AbstractThis research was conceptualised to enhance the educational experience of first-year undergraduate students. The massification of higher education has meant that first-year students are often commonly taught with students from different faculties in large lecture theatres. As the drive towards an outcome-based student-centred approach to teaching and learning gathers pace, the challenge for lecturers is how to achieve this when faced with very large student numbers from diverse backgrounds and abilities.
The aim of this research was to explore how the benefits of technology could be harnessed to meet this challenge. A Community of Inquiry theoretical framework guided the design of a new revamped macroeconomics module to develop a blended learning course. A purposeful sample of approximately one hundred first-year full-time students and twenty-five part-time students undertook the course of which ninety-five consented to their data being used in this research. The course was delivered over a thirteen-week semester in a private higher education college.
The research was conducted using a mixed-methods methodology. Quantitative data were collected using The Study Process Questionnaire, student engagement online and student assessment grades. Qualitative data were collected via focus group discussions with the various student cohorts which participated in the research.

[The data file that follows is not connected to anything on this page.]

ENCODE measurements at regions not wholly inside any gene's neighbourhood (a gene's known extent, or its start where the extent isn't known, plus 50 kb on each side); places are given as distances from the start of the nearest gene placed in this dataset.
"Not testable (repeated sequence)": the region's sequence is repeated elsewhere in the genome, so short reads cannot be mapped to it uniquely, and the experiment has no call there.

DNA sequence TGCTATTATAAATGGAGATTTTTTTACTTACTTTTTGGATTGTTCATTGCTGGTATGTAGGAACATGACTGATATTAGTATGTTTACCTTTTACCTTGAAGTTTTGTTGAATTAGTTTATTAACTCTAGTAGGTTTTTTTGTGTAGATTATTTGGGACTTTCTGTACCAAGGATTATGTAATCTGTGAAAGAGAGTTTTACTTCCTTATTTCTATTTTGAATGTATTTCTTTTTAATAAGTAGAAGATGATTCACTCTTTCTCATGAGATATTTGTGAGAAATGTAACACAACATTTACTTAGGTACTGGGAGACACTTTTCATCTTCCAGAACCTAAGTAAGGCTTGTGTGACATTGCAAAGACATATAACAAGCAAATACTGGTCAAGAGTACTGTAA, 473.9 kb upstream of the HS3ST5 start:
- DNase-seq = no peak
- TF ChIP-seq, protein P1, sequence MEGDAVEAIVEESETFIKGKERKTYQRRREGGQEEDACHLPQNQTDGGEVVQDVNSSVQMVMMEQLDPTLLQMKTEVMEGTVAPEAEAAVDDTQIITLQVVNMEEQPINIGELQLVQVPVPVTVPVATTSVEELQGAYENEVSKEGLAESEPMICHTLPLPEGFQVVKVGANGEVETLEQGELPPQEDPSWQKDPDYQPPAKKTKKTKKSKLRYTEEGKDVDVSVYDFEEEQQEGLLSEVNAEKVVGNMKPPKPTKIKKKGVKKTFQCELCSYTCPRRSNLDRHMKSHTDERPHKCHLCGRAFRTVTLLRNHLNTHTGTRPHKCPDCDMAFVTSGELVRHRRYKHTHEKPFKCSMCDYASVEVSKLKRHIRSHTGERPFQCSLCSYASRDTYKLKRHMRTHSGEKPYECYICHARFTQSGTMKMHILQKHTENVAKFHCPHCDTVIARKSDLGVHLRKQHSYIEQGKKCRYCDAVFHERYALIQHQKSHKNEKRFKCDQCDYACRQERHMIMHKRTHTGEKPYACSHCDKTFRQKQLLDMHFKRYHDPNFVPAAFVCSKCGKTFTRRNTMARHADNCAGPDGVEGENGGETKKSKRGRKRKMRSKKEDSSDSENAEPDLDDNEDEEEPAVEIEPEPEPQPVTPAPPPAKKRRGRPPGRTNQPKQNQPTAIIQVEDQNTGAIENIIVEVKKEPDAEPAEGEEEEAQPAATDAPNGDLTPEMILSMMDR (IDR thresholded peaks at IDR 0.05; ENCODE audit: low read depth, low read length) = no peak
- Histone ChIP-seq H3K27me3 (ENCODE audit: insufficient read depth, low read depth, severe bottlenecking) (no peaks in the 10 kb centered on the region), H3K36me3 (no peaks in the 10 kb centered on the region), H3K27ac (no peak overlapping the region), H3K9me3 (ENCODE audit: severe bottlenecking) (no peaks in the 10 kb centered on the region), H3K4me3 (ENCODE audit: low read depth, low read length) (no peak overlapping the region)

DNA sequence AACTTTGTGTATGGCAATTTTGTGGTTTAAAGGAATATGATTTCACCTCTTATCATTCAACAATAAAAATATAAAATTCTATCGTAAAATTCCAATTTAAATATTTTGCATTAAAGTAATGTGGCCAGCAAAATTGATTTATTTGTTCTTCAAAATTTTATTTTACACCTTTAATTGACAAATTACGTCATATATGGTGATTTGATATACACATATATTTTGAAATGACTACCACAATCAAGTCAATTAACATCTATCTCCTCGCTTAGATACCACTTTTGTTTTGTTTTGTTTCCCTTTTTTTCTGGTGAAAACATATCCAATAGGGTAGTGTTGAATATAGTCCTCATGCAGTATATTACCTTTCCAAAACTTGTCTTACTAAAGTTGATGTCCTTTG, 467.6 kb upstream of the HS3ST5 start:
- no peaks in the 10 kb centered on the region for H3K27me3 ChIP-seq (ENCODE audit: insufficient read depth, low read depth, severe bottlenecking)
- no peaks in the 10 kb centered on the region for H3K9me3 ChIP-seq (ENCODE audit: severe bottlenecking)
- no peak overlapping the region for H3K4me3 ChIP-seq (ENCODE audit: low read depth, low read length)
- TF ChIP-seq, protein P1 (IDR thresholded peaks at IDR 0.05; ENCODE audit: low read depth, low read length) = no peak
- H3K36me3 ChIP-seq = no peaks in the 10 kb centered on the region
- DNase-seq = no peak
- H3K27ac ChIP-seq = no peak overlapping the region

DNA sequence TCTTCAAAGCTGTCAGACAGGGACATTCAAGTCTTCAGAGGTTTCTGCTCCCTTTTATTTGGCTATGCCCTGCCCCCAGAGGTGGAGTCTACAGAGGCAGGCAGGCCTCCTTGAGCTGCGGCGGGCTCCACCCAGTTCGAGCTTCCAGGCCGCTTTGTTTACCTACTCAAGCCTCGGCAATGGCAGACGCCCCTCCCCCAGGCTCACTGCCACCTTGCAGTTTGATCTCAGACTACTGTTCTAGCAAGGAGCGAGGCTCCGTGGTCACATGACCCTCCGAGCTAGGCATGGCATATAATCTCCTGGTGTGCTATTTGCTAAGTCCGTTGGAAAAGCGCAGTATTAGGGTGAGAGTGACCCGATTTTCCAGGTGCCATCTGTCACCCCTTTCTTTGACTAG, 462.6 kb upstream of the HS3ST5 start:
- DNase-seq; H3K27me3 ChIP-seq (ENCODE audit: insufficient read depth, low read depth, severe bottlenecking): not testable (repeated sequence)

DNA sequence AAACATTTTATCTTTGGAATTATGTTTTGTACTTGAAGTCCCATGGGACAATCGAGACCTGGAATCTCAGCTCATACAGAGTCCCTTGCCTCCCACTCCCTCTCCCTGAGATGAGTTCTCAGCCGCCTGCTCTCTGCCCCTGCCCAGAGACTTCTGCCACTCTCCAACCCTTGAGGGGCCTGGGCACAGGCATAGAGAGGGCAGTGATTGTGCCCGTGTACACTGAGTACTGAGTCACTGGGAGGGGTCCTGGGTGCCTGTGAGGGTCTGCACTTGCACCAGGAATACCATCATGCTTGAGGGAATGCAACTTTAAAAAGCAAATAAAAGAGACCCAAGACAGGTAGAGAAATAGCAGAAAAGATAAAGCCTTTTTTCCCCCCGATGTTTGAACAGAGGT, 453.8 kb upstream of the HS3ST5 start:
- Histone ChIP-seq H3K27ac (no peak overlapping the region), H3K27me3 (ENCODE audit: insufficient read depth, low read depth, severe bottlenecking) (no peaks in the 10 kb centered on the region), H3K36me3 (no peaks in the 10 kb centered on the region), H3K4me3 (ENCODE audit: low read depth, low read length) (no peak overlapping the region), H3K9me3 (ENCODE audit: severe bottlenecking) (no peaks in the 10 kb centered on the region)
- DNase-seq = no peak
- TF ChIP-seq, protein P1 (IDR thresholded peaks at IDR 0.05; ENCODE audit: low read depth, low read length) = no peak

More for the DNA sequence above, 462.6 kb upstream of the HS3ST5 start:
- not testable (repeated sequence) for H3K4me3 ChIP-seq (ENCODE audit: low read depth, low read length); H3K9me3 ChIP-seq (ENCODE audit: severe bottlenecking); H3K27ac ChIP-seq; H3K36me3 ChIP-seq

The quantitative results suggested that students who actively engaged online did become deeper learners over the semester and their grades were significantly better than students who did not engage online. The findings from the focus group discussions were very illuminating. Four strong themes emerged, representing the aspects of the online dimension to the module which students found the most valuable: the teaching and learning environment; supportive learning environment; reinforcement of learning; and heterogeneity of resources. Students particularly valued the feedback loops which the blended environment provided and the link which this gave them to the lecturer and to fellow students.
A suggested model for developing online courses emerged from the research findings (Table 6-1) which embodies the essence of the Community of Inquiry model. The application of the theory in a classroom setting by the researcher has inspired novice lecturers to embrace technology, and gradually champions of blended learning are emerging on campus. The findings from this research will continue to facilitate the development of blended modules in the college, with additions to the repertoire of activities continuously developing.
|Date of Award||Jul 2019|
|Supervisor||Pamela Cowan (Supervisor)|